What the hell am I thinking, OR, Why I’m running for the AST board

As you probably deduced from the title, I am running for the board of directors of AST. If you already think I am a worthy candidate, feel free to go about your day–assuming you remember to vote for me when the election gets under way in a few weeks. Otherwise, please keep reading.

I suppose you can take this as a kind of stump speech.

In short, I want to see AST do more.

That enough for you? No? OK then.

In… long(?), I attribute much of what I am today to the CAST conference, the BBST courses offered by AST and the people I met from both. I appreciate what AST has accomplished so far, but I want more.

  • Only getting to have the CAST experience once a year is a real drag. I would like to see AST host smaller, regional conferences in addition to CAST.
  • I have so far taken part in one of the BBST courses, and it was one of the most intense learning experiences I have been through. I want more people to learn what this material has to offer.
  • The AST grant program has helped with a number of special events and meetups. But the number is so small it’s frustrating.

Do I have a five point plan to carry out any of these? No. So why do I think you should vote for me? Why do I think I should be on the board?

  • I have worked with a number of current board members in different capacities over the past few years and have yet to find anyone in the group that I cannot get along with.
  • I have been told that I have built a reputation as someone who can get things done. When I didn’t like the direction of my local professional tester organization, I joined its board and helped change it. When I didn’t like the lack of tester meetups in my area, I started NOTiCE. When my company needed to stop talking about redesigning our internally built bug tracking system and start doing, I got the project started.

So Erik, you’re saying you did all of these things, and because of YOU they all succeeded? Well.. no. But I will say that all of these things are where they are today because I gave a shit and got involved. Did I know how I was going to be involved when I jumped in? No. But that’s not a bad thing (imo). For NOSQAA, I am the lead of the programs committee, I’m not the programs committee. I have a team of people that I work with. When I started NOTiCE… OK I went it alone. I found out after a while that I needed some help with various parts so I found co-organizers. As for that internal project, I ended up handing it off after almost a year. In the end, I wasn’t the right person to keep the project going, and I realized that.  But, I was in the right state of mind at the right time to get the thing rolling.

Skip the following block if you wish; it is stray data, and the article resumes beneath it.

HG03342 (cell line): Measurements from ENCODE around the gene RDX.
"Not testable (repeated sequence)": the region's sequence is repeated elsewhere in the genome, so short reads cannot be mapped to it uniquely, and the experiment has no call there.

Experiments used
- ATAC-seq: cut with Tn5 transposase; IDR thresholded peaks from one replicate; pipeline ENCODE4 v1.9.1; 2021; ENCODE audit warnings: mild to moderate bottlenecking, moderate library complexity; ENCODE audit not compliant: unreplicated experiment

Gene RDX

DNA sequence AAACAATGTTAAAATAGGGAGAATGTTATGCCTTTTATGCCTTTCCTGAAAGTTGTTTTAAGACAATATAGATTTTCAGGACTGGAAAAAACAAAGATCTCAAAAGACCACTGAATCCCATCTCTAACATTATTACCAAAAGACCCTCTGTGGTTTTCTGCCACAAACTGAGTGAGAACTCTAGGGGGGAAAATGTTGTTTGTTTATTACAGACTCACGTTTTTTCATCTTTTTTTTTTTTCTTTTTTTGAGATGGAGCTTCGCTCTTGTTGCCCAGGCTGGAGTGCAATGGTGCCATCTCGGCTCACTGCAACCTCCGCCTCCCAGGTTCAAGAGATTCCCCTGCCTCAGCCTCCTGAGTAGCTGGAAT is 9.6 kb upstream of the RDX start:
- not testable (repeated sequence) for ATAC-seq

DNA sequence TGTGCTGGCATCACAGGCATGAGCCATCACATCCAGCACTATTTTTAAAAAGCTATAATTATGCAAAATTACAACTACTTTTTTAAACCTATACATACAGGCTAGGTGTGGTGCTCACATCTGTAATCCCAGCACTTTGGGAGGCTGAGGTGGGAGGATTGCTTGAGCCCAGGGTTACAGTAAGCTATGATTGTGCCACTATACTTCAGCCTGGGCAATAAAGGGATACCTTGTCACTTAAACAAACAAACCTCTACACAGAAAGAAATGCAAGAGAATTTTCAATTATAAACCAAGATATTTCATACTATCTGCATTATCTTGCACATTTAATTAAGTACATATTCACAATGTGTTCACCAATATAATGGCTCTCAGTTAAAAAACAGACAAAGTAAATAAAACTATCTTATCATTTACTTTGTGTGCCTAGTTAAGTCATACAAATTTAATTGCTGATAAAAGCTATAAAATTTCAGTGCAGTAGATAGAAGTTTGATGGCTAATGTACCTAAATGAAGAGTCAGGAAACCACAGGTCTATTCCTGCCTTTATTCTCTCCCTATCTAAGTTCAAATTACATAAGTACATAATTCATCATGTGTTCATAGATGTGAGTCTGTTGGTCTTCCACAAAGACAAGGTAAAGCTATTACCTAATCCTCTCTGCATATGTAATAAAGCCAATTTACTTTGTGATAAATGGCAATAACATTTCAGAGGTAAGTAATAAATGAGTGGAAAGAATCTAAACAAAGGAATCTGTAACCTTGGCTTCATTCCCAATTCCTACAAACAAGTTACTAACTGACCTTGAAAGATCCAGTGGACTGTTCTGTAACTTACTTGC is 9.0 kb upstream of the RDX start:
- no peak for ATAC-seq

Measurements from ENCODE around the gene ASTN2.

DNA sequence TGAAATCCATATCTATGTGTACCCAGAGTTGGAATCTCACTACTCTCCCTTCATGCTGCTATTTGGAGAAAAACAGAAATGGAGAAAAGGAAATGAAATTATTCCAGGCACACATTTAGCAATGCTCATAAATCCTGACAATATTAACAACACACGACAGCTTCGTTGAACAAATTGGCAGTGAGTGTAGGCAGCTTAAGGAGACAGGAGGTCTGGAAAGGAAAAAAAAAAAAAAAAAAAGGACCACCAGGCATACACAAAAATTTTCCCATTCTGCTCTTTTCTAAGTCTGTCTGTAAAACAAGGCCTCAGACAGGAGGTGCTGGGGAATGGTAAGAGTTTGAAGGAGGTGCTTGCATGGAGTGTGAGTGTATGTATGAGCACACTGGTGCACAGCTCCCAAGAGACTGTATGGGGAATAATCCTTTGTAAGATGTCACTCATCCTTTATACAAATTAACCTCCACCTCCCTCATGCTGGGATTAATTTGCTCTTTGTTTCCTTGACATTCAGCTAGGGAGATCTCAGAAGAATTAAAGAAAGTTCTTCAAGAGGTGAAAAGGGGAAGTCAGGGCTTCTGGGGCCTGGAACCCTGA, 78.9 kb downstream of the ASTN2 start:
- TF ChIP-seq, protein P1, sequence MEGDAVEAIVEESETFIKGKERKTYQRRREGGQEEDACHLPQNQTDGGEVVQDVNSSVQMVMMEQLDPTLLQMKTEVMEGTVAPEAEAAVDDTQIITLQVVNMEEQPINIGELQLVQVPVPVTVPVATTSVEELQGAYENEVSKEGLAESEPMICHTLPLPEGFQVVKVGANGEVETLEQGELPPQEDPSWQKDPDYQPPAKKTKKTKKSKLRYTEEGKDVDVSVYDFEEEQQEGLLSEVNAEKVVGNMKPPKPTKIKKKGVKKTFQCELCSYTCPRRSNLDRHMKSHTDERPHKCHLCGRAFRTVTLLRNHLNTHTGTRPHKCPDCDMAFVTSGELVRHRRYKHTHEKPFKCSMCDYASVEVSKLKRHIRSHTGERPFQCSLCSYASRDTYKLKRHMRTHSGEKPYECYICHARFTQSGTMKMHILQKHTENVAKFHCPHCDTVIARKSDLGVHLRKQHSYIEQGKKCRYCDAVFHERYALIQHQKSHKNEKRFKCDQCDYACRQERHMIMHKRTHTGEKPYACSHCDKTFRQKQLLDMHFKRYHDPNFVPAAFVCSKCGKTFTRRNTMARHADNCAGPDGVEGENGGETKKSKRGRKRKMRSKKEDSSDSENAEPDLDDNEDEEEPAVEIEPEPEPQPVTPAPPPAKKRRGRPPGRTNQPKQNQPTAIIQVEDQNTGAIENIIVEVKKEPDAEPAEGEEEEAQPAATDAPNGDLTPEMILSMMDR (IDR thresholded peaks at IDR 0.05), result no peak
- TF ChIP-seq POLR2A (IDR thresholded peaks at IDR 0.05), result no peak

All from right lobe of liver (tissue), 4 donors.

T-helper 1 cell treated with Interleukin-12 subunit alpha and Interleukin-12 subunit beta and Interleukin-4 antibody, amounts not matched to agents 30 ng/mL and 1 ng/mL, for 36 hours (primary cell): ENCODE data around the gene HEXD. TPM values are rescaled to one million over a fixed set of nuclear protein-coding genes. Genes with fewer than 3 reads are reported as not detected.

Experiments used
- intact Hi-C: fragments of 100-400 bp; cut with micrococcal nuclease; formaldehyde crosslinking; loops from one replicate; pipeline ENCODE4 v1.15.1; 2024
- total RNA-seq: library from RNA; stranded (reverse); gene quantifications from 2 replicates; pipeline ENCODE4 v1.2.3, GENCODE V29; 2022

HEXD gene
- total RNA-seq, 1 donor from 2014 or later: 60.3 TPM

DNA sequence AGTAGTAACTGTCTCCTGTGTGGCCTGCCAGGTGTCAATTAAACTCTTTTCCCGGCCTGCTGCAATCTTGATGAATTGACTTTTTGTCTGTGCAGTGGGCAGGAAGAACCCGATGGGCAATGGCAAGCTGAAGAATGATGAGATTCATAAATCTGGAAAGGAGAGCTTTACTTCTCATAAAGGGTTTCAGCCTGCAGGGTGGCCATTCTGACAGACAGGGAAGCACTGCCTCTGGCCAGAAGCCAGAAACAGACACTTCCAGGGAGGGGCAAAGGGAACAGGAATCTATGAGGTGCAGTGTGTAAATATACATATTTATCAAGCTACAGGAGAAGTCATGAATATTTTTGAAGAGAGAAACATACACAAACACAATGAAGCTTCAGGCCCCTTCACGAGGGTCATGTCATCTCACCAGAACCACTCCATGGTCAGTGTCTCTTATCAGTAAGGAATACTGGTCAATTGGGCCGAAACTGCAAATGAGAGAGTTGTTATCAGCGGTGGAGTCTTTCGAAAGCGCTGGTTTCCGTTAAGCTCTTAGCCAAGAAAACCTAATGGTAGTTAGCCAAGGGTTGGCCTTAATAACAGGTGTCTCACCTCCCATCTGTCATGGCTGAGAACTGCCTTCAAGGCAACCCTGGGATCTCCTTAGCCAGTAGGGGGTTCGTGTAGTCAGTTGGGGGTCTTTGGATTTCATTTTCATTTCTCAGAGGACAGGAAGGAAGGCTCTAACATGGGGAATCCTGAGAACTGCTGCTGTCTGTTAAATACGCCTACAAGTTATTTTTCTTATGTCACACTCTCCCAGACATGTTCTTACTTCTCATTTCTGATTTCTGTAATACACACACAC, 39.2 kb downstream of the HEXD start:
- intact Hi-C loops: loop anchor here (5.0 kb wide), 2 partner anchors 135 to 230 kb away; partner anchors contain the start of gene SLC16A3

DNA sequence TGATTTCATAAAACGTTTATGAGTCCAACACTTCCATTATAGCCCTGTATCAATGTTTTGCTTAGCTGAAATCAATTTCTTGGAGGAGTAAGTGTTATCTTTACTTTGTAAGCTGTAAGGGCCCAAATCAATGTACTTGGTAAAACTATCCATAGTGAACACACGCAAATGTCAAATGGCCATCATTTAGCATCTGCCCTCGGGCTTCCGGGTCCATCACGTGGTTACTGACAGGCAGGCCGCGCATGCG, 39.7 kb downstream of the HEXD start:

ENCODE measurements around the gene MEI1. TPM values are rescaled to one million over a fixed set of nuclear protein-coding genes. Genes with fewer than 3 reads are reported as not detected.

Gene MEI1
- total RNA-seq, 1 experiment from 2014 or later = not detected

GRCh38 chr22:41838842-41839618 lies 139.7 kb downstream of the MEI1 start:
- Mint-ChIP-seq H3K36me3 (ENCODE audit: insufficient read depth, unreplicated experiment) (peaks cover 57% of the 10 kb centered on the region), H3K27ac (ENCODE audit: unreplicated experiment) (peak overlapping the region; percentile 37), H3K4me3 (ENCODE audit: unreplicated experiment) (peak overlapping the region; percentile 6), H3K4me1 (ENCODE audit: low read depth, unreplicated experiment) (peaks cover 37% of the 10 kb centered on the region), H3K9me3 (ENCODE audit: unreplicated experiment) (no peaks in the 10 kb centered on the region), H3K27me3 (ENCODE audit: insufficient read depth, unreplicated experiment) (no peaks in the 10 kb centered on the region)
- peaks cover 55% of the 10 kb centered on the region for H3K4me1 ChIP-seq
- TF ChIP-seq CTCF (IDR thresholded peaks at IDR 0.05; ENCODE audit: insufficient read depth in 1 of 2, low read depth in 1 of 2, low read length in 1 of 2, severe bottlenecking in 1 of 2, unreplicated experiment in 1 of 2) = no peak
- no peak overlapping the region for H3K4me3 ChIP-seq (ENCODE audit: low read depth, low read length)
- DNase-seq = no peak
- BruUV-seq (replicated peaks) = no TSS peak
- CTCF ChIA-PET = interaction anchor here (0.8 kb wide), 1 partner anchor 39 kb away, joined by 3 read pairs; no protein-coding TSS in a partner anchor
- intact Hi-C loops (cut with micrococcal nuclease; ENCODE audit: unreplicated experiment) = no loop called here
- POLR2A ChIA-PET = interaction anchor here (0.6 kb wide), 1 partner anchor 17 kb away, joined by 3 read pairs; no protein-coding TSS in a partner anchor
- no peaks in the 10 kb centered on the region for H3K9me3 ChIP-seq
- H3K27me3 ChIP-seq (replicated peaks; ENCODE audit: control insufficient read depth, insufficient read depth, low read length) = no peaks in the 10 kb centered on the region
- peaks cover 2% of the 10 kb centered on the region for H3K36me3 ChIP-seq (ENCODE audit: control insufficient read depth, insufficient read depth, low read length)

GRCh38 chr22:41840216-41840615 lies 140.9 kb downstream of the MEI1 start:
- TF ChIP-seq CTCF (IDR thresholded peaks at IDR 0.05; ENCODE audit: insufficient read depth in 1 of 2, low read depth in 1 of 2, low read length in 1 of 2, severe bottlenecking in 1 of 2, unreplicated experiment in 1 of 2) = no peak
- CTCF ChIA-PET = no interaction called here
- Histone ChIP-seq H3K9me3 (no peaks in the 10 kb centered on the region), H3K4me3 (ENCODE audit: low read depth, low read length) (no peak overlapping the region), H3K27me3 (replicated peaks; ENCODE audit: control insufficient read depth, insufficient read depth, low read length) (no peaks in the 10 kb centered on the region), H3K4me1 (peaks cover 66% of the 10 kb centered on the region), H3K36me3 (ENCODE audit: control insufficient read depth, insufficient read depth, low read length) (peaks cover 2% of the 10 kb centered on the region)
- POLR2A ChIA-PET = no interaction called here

My point is I feel that I can work with the current board, get along with any newly elected board members, and help get things done for AST.

Whether or not I am elected, I plan on continuing to work with AST on a number of initiatives. If I am elected, it will be that much easier to get things done.

The full list of nominees for the AST board is available here.

Missed Opportunity

I want to say I’m sorry to all of you. I’m sorry that I didn’t research better. I’m sorry I didn’t trust a group of people I knew would pull it off. I’m sorry that I didn’t try to drag any of you within driving distance with me.

A few weeks ago, I went to a testing conference in Columbus, OH. The conference is QA or the Highway. There were over 280 attendees (only 20 no-shows due to the weather). This is only the second iteration of this conference (the first was back in 2010), and the first time it was in a full day format. There were four tracks, two keynotes, ample time between sessions for an unofficial “hallway track” and no forced vendor sessions.

Joe Ours was the conference organizer, speaker, and opening keynote speaker (when Keith Klain had to back out last-minute… yeah he originally had Keith as his opener). There were a number of great speakers as well. Though I didn’t get to see it, I heard Raj Subramarian’s (a Cleveland local) talk on Mobile Web Testing went over really well. David Hoppe did a talk on Disintegration Testing that I missed since it was at the same time as my talk on how I (try to) motivate testers (that I did in a kilt). JeanAnn Harrison did a talk on Mobile Software Test Automation with so much information in it she had to skip over slides to fit as much into her one hour block. I also really enjoyed Hilary Weaver’s  talk on getting along with your developers “I don’t like you. He doesn’t like you either!”. It was funny, informative, and she managed to keep it within her own PG-13 rating. Matt Heusser did the closing keynote titled “Cool new ideas… and some old ones, too”. Most of the presentations are available here. Since I used Prezi and it doesn’t play nice with SlideShare, my presentation is available here.

The single coolest thing about this conference was it’s location. I don’t mean the building, I mean the fact that it took place in Ohio. This conference was a little over two hours south of Hyland. Every attendee got a real conference name badge and a conference branded backpack. I’m not all about the gifts, but it shows a level of maturity that I would not have expected for such a new conference. Put on in Columbus. By a guy who basically decided he wanted a good, local conference in the Midwest.

Next year, I will be promoting this conference heavily; including asking for Hyland presenters to represent (come on, it’s not that scary). We were out done by companies like Progressive and Nationwide who sent groups. More people attended from the Kitchener-Waterloo Software Quality Association (Waterloo, Ontario) than we had from Hyland. I won’t let that happen again.